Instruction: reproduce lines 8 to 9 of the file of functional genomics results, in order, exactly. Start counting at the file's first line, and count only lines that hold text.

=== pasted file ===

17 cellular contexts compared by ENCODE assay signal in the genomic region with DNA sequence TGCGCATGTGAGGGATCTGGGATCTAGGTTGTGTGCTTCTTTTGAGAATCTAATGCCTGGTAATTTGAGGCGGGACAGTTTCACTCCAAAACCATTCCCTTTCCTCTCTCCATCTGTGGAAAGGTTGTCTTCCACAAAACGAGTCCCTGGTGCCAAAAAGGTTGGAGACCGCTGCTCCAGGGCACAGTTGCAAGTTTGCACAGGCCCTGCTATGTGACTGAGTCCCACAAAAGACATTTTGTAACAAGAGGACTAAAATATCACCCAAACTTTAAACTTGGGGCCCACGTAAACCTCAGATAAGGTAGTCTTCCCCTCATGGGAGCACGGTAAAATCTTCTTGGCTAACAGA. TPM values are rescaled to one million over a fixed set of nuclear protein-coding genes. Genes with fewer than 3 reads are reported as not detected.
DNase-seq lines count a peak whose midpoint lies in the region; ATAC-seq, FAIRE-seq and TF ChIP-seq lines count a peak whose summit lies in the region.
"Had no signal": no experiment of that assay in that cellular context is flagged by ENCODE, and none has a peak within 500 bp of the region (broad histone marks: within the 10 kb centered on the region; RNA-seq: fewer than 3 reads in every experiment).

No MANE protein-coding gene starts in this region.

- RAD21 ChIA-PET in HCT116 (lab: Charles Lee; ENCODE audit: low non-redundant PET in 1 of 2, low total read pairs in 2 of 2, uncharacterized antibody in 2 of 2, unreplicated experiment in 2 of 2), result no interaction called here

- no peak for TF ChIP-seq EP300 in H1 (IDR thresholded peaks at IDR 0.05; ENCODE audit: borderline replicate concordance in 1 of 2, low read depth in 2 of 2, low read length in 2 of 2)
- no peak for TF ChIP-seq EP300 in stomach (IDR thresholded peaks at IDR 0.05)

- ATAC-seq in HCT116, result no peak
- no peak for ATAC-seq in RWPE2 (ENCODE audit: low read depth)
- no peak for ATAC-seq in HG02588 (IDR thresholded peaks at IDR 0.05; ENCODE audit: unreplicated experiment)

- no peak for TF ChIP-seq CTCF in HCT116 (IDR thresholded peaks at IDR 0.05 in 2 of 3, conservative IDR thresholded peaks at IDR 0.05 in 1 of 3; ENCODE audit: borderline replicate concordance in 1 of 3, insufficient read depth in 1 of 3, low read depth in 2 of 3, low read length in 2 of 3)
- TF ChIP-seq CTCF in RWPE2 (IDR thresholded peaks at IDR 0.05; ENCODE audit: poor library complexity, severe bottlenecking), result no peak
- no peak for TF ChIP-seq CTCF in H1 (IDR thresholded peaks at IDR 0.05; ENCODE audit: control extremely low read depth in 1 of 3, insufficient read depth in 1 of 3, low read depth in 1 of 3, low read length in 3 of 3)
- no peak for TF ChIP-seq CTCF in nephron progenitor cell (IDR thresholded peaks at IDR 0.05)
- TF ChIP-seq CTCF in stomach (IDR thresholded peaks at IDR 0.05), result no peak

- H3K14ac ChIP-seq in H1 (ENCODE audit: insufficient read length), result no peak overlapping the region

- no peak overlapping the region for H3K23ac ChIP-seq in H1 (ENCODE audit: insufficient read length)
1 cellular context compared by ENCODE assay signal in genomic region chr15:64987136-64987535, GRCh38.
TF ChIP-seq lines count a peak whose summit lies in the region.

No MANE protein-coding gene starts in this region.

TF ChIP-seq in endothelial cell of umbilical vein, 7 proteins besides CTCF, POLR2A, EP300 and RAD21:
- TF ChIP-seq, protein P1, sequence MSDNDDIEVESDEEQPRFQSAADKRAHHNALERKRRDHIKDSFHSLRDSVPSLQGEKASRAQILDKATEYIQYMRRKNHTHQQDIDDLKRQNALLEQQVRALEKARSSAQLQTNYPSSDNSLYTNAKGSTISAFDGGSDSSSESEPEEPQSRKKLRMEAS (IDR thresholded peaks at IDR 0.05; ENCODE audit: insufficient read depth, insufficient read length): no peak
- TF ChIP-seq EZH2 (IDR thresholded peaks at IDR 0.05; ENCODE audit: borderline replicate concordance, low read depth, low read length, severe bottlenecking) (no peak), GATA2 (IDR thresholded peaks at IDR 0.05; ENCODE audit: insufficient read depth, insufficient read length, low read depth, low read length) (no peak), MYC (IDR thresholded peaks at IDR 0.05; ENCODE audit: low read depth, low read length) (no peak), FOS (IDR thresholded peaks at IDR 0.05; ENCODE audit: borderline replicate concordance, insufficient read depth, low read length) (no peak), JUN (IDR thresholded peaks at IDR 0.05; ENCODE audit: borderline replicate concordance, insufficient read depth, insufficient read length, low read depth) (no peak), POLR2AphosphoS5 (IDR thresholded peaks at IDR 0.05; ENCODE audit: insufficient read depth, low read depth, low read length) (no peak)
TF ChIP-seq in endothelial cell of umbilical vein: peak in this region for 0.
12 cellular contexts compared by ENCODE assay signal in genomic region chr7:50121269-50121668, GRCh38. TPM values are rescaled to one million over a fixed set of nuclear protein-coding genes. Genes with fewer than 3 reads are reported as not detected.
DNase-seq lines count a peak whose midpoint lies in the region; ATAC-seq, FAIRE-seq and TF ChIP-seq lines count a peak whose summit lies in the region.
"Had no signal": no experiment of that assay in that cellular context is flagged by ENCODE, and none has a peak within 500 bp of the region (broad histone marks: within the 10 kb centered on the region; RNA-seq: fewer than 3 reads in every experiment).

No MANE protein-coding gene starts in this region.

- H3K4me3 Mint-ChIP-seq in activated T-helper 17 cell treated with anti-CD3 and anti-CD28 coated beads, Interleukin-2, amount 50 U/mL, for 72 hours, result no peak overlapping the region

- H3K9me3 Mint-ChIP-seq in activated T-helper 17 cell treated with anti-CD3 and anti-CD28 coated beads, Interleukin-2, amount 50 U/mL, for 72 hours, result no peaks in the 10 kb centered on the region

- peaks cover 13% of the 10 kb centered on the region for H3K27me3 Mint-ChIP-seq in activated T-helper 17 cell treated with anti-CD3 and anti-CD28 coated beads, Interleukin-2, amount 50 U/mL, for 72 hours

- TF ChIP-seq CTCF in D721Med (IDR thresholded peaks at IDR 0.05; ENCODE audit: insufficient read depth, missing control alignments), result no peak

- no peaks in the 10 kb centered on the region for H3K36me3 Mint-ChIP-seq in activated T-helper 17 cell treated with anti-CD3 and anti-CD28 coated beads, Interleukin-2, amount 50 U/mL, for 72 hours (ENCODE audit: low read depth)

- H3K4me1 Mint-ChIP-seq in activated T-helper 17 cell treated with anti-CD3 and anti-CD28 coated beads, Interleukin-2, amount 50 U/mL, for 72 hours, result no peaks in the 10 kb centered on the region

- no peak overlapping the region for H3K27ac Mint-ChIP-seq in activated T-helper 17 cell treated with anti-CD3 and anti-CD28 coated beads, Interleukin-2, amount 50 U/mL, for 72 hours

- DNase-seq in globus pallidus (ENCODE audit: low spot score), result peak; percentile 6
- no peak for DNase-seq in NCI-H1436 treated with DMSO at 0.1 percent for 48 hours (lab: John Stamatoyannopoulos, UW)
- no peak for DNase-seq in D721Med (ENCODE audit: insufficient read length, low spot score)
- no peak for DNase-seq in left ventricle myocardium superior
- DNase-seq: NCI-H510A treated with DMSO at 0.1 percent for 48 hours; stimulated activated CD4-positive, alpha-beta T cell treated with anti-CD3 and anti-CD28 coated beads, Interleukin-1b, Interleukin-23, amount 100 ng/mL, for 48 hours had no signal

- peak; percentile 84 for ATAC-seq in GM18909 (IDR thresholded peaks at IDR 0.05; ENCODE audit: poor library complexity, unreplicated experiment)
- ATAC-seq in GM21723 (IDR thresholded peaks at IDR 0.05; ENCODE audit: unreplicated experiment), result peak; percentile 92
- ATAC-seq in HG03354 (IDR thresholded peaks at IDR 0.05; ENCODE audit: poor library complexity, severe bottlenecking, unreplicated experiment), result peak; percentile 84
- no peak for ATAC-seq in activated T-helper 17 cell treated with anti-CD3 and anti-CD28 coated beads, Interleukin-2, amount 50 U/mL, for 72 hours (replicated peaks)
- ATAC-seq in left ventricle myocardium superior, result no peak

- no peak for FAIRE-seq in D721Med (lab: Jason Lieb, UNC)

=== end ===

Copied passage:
- ATAC-seq in HCT116, result no peak
- no peak for ATAC-seq in RWPE2 (ENCODE audit: low read depth)